I've owned many of the all metal home machines. My collection is finally down to just four, but they they still tend to follow me home, get oiled and adjusted, and go on Craigslist to make someone happy.
I'm very partial to the Japanese machines from the 50's to the early 70's. They tend to have powerful motors, all metal construction, and many of them have really cool styling.
My absolute favorite machines from that era are the Kenmores. The styling tends to be boring, but I think they have some features that slightly edge out the other machines from that era. One example would be the high lift
presser foot that let's you deal more easily with bulky projects. If....IF....you go with a domestic machine, you would be very well served by any of the 158 series machines from Kenmore that are labeled, made in Japan
. You might see a Kenmore advertised as a model 16 for example, but if you have the seller check the metal plate on the base of the machine it will say model 158.165200.
You'll pay anywhere from $20 to $120 for a Kenmore. You should not hesitate to pay in the upper range if you know for certain that it is properly oiled and adjusted. Most that are for sale
, need to be thoroughly oiled and adjusted, which is something you can learn to do. Even if you buy one that's been serviced, you'll need to learn to oil
and care for it. Not difficult, but it has to be done.
The Kenmore will be great for clothes, etc., and I just got done sewing a Sunbrella sail cover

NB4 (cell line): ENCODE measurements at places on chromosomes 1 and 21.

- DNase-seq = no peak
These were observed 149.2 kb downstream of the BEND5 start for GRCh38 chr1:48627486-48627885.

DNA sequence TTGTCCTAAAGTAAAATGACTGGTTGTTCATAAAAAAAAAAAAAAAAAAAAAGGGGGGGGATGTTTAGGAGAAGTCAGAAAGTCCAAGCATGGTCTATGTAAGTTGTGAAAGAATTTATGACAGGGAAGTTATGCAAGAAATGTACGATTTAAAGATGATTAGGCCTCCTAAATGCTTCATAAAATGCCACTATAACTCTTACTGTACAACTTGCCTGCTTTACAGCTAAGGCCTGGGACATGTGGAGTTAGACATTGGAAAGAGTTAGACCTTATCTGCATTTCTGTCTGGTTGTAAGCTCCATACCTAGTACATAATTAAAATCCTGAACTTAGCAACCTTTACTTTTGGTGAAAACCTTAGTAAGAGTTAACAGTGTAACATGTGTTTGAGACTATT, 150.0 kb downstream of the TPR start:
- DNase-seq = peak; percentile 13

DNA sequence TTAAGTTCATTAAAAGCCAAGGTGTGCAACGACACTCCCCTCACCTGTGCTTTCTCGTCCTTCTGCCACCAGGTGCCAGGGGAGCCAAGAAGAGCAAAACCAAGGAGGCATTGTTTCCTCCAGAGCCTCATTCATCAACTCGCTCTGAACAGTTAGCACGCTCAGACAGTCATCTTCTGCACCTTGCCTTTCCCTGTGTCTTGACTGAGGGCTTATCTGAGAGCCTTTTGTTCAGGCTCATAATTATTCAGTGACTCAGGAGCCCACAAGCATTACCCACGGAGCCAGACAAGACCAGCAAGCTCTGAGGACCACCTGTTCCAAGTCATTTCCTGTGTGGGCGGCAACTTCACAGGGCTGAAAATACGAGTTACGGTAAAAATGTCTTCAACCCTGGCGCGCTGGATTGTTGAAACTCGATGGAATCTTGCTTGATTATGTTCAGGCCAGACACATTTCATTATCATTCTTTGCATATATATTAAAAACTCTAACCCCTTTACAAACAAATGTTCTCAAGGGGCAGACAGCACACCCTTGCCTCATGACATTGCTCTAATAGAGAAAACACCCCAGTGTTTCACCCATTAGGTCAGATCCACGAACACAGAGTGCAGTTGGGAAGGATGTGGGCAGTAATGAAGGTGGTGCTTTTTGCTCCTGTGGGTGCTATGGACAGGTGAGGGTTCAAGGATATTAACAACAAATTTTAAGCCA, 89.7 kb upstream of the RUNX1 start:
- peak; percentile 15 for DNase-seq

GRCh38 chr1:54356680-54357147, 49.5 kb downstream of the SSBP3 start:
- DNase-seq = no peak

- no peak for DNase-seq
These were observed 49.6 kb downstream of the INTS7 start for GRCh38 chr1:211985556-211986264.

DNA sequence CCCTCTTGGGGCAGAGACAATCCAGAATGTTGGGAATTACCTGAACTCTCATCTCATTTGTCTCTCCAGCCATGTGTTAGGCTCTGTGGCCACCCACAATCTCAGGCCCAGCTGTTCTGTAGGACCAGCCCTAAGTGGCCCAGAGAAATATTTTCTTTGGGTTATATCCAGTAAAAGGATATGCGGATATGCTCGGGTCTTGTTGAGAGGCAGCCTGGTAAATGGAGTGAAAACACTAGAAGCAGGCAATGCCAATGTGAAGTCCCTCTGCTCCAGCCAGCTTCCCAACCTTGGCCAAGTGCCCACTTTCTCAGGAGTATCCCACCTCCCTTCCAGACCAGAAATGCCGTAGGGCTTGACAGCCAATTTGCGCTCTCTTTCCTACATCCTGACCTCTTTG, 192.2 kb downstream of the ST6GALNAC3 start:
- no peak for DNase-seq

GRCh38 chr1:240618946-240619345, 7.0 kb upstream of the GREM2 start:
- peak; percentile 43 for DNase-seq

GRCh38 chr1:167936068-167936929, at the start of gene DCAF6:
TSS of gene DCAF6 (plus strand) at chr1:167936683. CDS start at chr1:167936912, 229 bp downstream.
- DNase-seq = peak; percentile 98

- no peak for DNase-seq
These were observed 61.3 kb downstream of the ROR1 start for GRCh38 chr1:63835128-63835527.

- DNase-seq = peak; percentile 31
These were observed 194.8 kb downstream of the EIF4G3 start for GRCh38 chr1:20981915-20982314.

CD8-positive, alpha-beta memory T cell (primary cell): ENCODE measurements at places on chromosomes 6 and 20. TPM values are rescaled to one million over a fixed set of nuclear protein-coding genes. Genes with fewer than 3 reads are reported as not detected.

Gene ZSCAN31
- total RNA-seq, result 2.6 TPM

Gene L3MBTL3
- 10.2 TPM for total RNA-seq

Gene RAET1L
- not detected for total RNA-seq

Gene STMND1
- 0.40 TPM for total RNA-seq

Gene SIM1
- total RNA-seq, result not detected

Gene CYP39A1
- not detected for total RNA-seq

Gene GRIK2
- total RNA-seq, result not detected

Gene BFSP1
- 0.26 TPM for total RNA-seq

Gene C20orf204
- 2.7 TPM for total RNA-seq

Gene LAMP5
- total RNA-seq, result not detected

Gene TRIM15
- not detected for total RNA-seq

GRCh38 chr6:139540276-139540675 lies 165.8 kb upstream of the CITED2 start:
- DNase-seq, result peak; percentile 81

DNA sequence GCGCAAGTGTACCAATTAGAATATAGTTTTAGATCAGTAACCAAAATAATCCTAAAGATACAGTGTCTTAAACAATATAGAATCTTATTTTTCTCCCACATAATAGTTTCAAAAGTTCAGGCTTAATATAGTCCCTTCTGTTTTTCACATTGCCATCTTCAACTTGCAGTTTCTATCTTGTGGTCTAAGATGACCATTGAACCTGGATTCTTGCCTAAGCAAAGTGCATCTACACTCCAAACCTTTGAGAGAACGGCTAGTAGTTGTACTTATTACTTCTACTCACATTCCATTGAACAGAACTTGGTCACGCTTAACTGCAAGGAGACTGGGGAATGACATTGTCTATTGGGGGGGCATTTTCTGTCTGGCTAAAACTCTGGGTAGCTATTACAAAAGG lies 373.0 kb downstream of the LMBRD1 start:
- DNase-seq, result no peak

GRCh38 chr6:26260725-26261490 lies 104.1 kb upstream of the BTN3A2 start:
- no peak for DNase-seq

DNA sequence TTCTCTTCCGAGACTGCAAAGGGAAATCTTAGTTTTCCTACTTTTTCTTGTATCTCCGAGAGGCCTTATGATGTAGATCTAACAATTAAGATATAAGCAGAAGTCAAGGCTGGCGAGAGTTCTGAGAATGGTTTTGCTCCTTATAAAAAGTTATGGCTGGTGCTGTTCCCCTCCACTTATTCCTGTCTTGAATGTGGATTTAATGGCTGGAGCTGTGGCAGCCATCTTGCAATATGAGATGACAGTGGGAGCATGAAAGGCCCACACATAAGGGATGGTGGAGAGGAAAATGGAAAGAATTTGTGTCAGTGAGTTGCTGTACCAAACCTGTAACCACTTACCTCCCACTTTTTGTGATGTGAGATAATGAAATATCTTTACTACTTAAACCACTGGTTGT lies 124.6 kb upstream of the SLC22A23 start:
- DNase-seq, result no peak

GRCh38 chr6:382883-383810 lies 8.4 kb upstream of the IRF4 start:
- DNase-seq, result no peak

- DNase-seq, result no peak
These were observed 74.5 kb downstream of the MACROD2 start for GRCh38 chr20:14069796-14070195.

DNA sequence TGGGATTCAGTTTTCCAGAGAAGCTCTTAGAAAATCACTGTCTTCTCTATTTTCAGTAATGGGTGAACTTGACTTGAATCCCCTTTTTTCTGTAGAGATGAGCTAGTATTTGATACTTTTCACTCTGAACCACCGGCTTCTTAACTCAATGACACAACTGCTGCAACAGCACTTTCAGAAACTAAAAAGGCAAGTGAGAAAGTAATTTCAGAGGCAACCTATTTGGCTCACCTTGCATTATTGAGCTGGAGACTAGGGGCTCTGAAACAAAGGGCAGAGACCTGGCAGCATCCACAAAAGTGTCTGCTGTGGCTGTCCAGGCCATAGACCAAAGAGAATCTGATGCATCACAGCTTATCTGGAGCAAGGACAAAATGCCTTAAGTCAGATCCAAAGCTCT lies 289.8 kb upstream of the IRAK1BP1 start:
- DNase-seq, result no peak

for my boat. You'll be able to use heavy, outdoor thread like bonded polyester V69 (you can get it at Sailrite), but you probably won't be able go heavier than that. If you want to use it to repair your sails
, and your sail is constructed with heavier thread (very likely), a home machine may not be ideal for you.
I'm a fan of the Sailrite machines. The zig zag model could serve you well. It'll use the heavier threads and has a walking foot. You can find similar machines for half as much (Barracude, Reliable), but Sailrite has BY FAR the best support and by a reasonable margin, the best machines of that type (portable and canvas/sail capable). It will sew clothes, but doesn't have the variety of stitches a Kenmore offers (stretch, blind, decorative). The Sailrite will handle heavy materials and sails, but will ultimately be limited by it's small throat size (like a domestic machine)...if you have to sew in the middle of a large sail, you can reach a point where you're unable to roll up the sail tight enough to fit through the machine.
The best solution is a table mounted, full size industrial machine, and a full featured home machine. But you're going to need to get a bigger boat. The Sailrite, IMHO, is the best compromise for someone who wants a heavy duty machine on their sailboat.